This week, we look at content marketing, what makes for good content, and why so much of it sucks.
I’ve recently discovered Help Scout, and besides their excellent help desk SaaS, I have been very impressed with their own marketing content on their blog. They’ve written out 25 Principles That Power Their Blog, and while it reads like a checklist of reminders and encouragement, what it really boils down to is what we focus on here at BuzzShift: know your customer.
The thing we ask here the most before we produce any video, visual, or text is, “who is the audience that we want to see this, and will this provide any meaningful value to them?” The first handful of principles in Help Scout’s blog post all focus on the “why” and the “what.” As you scroll down the list, you get to more tactical, but still very relevant, things you need to consider as you produce your own blog pieces and content. While I would have organized the post a little differently, the fact is that these are some very powerful principles for creating content, and their strategy is, overall, very sound.
On media content today:
This is a very compelling commentary on the state of the media and the marketing industry, and why quality content matters so much. To quote Topolsky at the end of this article, we are only interested in making interesting things for interested people.
While we agree with the premise of the article, there is one piece that is totally missing from the author’s proposed marketing mix: any marketing content related to education and consideration. This is very typical of the PR and traditional marketing communications mindset. What didn’t exist 10-15 years ago, and what traditional marketing and PR people fail to realize, is the ability for normal consumers and buyers to educate themselves to a strikingly high degree, simply by using Google and the vast resources of the internet. Look at his chart: nowhere does it include things that, you know, actually add VALUE to consumers’ lives without overtly calling them to a “buy now” action. Adding this education-without-selling component breaks his model a little, and it’s why the use (or misuse) of “content marketing” has risen in the past couple of years.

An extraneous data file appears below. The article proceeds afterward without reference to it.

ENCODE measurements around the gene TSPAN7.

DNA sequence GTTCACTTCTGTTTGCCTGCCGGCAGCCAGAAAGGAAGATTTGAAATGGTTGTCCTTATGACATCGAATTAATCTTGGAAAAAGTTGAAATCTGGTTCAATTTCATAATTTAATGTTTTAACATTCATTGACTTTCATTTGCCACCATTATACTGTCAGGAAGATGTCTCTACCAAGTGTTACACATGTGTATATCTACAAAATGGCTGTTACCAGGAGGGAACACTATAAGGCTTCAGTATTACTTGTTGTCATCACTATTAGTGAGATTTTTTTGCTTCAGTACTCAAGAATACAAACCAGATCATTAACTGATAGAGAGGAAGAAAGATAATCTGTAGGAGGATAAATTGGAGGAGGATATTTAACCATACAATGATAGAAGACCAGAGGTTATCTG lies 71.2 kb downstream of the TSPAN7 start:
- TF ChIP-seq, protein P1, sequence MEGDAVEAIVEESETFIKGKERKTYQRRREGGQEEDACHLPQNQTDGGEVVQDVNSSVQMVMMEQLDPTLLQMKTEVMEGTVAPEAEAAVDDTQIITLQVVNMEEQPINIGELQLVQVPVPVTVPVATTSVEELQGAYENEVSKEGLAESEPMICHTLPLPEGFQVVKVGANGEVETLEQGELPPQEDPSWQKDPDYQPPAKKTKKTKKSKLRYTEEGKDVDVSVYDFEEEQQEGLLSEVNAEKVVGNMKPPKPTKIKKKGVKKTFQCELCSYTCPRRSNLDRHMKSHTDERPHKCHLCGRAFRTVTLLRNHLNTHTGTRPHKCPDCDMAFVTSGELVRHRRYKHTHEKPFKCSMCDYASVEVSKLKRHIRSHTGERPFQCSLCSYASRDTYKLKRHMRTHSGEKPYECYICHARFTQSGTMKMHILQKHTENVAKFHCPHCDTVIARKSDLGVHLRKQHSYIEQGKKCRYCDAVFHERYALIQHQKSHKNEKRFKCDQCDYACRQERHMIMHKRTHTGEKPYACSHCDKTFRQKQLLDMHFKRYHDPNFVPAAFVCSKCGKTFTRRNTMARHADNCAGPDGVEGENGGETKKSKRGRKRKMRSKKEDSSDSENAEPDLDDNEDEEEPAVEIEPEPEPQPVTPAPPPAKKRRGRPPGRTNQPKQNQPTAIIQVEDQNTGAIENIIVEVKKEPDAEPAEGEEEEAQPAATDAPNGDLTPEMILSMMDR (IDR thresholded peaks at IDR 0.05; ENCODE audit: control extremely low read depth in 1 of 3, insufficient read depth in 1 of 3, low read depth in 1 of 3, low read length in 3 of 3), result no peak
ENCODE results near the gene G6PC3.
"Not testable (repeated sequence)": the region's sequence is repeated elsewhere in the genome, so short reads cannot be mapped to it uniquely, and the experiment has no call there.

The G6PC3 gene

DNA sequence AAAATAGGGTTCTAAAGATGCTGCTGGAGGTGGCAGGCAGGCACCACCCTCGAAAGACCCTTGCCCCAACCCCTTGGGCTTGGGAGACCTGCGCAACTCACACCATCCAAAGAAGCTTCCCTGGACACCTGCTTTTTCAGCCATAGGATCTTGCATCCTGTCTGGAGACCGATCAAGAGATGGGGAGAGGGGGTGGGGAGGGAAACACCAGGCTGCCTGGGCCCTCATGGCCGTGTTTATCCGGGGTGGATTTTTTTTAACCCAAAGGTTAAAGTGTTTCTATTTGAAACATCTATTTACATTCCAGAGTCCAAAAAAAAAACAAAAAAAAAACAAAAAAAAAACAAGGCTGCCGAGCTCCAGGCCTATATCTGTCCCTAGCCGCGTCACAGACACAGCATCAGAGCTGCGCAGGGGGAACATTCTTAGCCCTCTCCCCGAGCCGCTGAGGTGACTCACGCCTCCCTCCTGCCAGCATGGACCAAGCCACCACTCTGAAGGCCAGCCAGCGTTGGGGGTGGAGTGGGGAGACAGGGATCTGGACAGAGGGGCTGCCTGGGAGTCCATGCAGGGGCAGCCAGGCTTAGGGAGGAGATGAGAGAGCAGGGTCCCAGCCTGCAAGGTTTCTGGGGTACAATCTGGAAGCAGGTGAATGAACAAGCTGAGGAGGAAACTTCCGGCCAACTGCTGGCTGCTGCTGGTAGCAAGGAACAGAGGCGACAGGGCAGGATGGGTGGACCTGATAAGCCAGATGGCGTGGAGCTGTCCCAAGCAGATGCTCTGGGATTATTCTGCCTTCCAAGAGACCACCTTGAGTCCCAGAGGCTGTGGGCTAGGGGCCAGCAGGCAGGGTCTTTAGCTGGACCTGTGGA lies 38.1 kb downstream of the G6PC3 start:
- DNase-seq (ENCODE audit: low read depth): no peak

Like the previous article, this author riffs off of Dan Lyon’s new book Disrupted (a great read if you haven’t already picked it up). However, she talks about the broader cultural implications of bad content and our willingness to consume it. The thing to ask ourselves, as marketers and brands, is: are we complicit in furthering bad content (and clickbait headlines), or are we working to make quality videos, visuals, and copy that can educate, amuse, and help us achieve our business objectives? It’s a tricky equation, but it’s our job to solve that challenge everyday.